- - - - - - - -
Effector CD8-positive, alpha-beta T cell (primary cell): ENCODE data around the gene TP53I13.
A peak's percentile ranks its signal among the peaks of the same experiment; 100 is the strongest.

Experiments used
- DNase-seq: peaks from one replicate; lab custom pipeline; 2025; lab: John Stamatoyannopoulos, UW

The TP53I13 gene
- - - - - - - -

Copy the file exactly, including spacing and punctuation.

Effector CD8-positive, alpha-beta T cell (primary cell): ENCODE data around the gene TP53I13.
A peak's percentile ranks its signal among the peaks of the same experiment; 100 is the strongest.

Experiments used
- DNase-seq: peaks from one replicate; lab custom pipeline; 2025; lab: John Stamatoyannopoulos, UW

The TP53I13 gene